A few thoughts on the politics and privatization of one of the most basic ingredients of life itself. And what it means for us all.
I’m a Type II Diabetic, which means I have to drink a lot of water. And I mean a lot- sometimes as much as two gallons a day depending upon my level of activity. I have a Brita filter and pitcher at home and it’s a tremendous help; it’s a very cheap alternative that lasts quite a while before you even need to change the filter. I don’t care what anyone tells you about unfiltered tap water vs bottled water- I can taste the difference, and that shit tastes nasty. As far as mineral water goes, the added nutrients are a plus, but not really a concern for me. Bottled water is convenient, relatively cheap and readily disposable- which is the point, after all. Despite the warnings about plastic containers leaching toxins into the water, unless you’re inclined towards carrying about a gallon or so around with you on a daily basis- and even then you’d probably still have to carry it in a big plastic container- that’s kind of a moot point. There are various classifications of bottled water, and each category has significant differences as to what exactly you’re purchasing. Check here for a handy reference guide.
Speaking of plastics, what most people tend to forget is that plastic is made from oil reserves. Yep, it’s not just SUVs that made both Bu$h I & II wanna get in there so darn quick- cellphones, computers, dvd/cds, candy bar wrappers… if it’s mass produced, it’s bound to have plastic in it- and next to advertising is the most expensive component when it comes to selling bottled water. And for all you hipsters out there protesting oil companies with your iPhones and netbooks while drinking Dasani (Coca Cola), Poland Spring (Nestle) and Aquafina (Pepsi), don’t think those companies aren’t glad for having your heads up your asses. The former CEO of Nestle, Peter Brabeck, has a pretty infamous interview clip where he states that “human beings having a right to water is an extreme position. Water is a foodstuff that should be assigned a market value and specific measures taken for that part of the population that has no access to it.” This becomes quite telling behind the fact that Nestle has been sued on more than one occasion for packaging municipal tap water as spring water as well as damaging the local ecosystem.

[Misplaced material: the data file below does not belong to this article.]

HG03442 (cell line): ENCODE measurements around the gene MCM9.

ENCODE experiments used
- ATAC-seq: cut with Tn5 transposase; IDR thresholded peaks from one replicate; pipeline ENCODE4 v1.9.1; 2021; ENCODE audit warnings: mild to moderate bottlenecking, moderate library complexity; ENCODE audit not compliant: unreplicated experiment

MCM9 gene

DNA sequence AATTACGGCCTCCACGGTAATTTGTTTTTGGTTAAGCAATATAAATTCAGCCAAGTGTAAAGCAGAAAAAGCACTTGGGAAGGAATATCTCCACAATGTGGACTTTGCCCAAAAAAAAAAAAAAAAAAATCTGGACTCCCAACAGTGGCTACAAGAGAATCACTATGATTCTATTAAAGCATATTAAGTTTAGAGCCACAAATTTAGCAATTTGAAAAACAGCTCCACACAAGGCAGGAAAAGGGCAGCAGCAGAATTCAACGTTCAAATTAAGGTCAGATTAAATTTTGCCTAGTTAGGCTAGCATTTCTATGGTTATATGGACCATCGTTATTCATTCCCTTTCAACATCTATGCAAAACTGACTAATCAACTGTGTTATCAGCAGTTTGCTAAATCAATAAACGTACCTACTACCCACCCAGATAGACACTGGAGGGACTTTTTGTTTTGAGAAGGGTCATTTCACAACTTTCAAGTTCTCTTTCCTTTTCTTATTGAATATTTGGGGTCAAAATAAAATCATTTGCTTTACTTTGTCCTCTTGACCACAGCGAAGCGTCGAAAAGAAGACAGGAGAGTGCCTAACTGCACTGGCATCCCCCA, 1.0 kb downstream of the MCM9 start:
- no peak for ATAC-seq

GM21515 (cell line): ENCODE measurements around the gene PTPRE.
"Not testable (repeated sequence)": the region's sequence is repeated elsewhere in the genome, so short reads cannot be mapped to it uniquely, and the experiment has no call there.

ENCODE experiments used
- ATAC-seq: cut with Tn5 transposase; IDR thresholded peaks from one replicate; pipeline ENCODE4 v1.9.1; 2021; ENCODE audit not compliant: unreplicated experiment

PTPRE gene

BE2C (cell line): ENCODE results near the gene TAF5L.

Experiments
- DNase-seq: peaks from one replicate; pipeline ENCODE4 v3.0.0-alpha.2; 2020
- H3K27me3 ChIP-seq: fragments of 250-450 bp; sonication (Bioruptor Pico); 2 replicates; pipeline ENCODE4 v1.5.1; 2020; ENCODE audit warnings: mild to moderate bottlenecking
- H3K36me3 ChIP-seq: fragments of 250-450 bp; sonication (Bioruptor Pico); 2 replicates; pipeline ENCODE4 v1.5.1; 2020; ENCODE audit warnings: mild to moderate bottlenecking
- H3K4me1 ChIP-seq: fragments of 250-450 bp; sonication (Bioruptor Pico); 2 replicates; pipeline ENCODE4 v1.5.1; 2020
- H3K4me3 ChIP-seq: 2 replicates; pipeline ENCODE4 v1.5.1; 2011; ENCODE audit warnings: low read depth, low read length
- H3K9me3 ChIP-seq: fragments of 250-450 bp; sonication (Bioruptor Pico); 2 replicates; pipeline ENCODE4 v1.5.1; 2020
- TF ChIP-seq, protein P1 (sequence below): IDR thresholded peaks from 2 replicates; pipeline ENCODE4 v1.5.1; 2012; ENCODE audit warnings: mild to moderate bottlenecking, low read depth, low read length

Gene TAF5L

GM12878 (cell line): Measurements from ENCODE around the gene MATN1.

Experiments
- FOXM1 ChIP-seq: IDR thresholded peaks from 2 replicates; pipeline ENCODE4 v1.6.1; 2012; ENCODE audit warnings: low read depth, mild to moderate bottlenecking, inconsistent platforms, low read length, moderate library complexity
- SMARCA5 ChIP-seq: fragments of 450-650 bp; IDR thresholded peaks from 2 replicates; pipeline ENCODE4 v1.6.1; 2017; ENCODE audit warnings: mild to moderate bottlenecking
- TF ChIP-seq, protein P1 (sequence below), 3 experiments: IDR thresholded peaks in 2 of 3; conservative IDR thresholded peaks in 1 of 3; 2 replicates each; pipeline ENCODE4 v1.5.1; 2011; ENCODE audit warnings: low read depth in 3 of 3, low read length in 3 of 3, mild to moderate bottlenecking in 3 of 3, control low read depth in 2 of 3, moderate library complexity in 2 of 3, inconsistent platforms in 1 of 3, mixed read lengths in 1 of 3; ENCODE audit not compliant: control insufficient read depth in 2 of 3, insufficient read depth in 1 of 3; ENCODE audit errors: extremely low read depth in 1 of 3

The global battle over drinking water is rapidly escalating on all fronts. Likes.com has a comprehensive slide presentation illustrating many of the above points and more. I’ve always wondered why/how suburban communities always have a water bill. It makes a little more sense now, but makes you wonder how long it’ll take before someone gets the idea to start tacking water charges onto apartment buildings in the cities. Can’t quite dismiss that scenario. And it’ll be pretty damn ugly if/when it does happen.